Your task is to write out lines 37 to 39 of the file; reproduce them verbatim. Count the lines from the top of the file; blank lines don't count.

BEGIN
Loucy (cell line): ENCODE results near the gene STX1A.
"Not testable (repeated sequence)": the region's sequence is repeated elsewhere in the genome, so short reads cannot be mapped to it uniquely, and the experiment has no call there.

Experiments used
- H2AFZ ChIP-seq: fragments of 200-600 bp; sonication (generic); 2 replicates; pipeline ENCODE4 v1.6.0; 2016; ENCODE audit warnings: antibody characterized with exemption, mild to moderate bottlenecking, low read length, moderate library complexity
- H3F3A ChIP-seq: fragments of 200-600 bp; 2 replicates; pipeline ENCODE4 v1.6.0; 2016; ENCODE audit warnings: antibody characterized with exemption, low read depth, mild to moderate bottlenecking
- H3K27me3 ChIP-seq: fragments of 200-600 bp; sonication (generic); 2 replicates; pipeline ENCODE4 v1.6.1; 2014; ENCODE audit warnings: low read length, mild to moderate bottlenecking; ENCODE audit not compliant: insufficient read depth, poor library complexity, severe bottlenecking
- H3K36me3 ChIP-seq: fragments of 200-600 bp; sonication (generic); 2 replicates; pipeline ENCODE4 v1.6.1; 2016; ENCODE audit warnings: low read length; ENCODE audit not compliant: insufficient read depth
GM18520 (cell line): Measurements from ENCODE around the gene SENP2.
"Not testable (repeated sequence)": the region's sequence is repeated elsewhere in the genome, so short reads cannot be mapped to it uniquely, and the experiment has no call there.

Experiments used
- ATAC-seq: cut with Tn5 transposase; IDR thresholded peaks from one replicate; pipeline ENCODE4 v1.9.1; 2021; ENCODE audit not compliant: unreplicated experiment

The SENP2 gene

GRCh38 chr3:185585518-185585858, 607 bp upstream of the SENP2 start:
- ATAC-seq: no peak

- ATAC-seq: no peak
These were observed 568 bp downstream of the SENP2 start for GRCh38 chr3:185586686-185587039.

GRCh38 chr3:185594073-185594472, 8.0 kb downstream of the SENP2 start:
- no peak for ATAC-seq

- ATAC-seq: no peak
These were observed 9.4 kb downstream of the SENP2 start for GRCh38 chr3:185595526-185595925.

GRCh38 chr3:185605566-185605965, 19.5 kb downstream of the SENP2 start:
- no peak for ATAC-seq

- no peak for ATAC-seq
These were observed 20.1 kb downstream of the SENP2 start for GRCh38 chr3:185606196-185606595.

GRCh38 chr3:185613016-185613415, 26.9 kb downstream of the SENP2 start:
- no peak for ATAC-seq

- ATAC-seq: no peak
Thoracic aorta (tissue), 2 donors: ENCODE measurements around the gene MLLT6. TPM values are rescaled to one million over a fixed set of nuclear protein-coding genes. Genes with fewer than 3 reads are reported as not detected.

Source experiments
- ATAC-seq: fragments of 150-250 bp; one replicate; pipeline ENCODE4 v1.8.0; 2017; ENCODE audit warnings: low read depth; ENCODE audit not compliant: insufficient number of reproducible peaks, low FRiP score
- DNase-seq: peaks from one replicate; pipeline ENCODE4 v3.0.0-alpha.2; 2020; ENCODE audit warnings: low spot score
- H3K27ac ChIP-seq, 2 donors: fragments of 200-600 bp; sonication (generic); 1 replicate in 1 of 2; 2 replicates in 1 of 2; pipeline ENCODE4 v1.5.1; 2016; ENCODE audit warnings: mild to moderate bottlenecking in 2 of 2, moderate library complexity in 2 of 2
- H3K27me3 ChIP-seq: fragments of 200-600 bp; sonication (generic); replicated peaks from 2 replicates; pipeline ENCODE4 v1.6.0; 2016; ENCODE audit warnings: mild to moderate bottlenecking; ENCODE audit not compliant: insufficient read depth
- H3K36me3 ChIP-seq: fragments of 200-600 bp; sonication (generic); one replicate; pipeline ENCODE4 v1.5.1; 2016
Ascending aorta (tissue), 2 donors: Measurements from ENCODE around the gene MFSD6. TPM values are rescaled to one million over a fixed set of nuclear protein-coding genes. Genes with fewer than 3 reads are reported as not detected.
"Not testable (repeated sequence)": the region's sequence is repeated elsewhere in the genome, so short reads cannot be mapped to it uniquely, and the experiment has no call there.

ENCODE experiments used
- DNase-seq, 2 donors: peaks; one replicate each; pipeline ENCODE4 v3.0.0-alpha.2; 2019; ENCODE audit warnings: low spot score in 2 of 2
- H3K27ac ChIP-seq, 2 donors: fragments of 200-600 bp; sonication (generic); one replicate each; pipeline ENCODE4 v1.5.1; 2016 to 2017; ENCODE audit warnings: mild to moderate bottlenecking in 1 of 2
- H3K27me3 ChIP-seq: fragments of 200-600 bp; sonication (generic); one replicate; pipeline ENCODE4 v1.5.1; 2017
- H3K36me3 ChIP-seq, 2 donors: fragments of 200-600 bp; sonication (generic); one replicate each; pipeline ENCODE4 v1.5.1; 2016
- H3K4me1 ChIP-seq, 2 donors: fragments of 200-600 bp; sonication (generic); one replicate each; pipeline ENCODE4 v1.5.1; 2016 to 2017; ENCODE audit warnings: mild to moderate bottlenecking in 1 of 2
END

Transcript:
ENCODE experiments used
- DNase-seq, 2 donors: peaks; one replicate each; pipeline ENCODE4 v3.0.0-alpha.2; 2019; ENCODE audit warnings: low spot score in 2 of 2
- H3K27ac ChIP-seq, 2 donors: fragments of 200-600 bp; sonication (generic); one replicate each; pipeline ENCODE4 v1.5.1; 2016 to 2017; ENCODE audit warnings: mild to moderate bottlenecking in 1 of 2